Pressure on Chinese economists to see the bright side

Chinese authorities aren't happy with economists, analysts and reporters saying that the country is in trouble...

Pressure on Chinese economists to see the bright side

Eugene Hoshiko / AP - A Chinese investor checks stock prices at a securities company Wednesday, May 9, 2007 in Shanghai, China's financial hub.

Officials from the Chinese government have been issuing verbal warnings to economic analysts and journalists who are going against the official positive spin the country is putting on the economy, according to the Wall Street Journal.

The paper has learnt from unnamed commentators and officials that the Chinese government has put pressure on to disseminate "positive energy" in an attempt to alleviate the public's concerns over reports that China's economy is facing massive debts and a hard economic landing.

The WSJ article offers this example:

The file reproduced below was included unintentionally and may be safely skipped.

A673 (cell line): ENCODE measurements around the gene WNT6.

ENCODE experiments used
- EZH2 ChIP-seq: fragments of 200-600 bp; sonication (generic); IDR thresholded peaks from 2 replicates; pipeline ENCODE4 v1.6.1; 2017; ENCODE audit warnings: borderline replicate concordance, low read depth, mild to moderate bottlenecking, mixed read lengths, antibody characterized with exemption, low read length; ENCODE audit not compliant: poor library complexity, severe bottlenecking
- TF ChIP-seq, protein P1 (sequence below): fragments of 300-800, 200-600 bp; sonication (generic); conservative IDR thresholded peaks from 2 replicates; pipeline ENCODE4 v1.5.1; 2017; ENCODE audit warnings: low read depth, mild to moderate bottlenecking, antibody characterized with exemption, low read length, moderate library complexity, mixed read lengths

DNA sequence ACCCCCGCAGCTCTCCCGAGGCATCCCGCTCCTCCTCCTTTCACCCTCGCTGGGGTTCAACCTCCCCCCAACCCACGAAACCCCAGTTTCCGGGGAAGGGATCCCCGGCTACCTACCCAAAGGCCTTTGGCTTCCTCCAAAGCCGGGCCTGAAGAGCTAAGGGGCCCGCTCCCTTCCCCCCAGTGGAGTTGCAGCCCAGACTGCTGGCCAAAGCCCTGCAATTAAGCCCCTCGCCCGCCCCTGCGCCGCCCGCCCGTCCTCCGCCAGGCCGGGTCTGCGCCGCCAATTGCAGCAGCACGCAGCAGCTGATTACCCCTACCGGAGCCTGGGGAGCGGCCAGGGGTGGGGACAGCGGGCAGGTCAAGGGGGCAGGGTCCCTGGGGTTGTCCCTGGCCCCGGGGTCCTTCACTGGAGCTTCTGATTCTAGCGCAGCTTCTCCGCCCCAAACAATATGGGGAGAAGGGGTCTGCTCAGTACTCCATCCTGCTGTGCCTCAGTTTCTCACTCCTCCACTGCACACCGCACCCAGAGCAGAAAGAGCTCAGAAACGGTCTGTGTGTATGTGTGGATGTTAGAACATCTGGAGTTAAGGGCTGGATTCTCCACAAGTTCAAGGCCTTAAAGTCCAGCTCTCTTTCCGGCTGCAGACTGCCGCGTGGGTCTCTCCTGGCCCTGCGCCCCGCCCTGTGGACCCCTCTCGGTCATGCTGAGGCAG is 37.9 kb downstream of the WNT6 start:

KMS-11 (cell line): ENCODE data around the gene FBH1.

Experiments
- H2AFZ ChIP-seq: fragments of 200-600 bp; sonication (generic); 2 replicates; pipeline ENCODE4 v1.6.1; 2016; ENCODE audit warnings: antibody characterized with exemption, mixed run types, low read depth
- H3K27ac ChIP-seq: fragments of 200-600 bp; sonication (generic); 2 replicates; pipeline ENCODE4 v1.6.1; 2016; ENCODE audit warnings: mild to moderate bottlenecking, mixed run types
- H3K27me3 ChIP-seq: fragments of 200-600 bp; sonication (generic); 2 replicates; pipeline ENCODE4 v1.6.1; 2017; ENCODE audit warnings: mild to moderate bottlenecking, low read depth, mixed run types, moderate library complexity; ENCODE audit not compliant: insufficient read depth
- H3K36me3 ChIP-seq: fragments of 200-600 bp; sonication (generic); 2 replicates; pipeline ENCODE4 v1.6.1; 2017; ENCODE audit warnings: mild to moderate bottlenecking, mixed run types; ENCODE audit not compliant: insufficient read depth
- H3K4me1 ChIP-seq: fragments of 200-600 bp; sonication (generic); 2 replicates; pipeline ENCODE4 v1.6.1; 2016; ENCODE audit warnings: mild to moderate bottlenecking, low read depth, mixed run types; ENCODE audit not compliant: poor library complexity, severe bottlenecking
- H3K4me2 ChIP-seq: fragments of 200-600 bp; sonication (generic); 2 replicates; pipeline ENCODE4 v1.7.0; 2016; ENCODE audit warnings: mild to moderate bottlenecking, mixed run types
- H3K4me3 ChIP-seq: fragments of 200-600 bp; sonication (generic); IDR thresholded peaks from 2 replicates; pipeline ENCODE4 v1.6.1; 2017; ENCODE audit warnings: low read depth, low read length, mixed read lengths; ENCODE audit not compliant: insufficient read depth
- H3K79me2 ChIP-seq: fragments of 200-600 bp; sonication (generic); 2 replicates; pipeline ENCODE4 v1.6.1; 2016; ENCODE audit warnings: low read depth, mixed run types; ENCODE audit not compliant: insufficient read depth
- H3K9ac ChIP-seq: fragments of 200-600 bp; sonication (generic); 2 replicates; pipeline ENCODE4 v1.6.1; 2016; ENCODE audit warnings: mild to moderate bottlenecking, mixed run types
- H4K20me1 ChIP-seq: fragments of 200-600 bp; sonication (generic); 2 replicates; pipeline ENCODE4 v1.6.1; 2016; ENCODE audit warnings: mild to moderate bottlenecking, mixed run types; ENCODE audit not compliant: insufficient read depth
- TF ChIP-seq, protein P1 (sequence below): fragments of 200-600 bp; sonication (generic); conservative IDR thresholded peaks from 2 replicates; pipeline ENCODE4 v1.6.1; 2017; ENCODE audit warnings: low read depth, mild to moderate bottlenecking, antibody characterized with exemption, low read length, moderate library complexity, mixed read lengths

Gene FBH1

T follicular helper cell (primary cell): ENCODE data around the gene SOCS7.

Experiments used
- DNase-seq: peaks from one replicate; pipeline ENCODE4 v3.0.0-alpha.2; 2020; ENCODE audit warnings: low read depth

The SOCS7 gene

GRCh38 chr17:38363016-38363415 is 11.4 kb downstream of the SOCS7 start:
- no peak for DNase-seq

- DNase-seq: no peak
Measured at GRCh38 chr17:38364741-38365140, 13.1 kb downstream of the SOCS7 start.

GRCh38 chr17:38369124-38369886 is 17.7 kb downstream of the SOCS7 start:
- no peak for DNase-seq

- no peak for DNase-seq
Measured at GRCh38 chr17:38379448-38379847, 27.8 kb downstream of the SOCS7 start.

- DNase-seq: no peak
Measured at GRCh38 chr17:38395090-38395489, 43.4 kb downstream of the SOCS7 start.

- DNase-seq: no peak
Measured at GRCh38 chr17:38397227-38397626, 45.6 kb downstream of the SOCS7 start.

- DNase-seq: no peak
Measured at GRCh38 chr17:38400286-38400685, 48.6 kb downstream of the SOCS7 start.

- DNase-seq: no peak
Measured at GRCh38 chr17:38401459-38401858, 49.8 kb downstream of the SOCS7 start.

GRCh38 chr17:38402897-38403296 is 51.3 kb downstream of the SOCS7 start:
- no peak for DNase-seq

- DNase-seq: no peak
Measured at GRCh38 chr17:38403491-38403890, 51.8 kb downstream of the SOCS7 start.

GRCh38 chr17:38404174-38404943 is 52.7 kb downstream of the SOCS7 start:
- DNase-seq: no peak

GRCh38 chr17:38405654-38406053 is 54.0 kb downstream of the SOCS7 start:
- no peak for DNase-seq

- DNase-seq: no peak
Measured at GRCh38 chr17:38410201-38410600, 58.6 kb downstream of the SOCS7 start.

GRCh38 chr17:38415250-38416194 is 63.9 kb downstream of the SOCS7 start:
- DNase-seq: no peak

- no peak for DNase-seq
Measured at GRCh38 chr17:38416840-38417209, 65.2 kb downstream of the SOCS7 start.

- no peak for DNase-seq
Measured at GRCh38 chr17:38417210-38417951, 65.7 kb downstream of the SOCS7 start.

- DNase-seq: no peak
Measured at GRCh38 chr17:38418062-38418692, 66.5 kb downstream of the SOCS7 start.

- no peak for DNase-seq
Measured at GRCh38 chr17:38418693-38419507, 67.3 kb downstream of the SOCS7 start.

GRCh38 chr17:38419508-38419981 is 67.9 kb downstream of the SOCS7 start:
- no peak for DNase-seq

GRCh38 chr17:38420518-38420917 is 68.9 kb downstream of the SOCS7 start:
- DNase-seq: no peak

Lin Caiyi, chief economist at Guotai Junan Securities Co. who has been outspoken about rising corporate debt, a glut of housing and the weakening Chinese currency, received a warning in recent weeks, officials and commentators said. It was her second.

The first came from the securities regulator, and the later one, these people said, from her state-owned firm’s compliance department, which instructed her to avoid making overly bearish remarks about the economy, particularly the currency.

During recent visits to government media mouthpieces Xinhua, the People's Daily and China Central Television, Chinese President Xi Jinping told the organisations to "tell China's stories well".

Journalists covering the stock market have also been told to only focus on official statements from CSRC, China's stock market regulator.

Last month, news broke that the Chinese government had launched a poster campaign warning its workers about dating handsome foreigners – in case they are spies.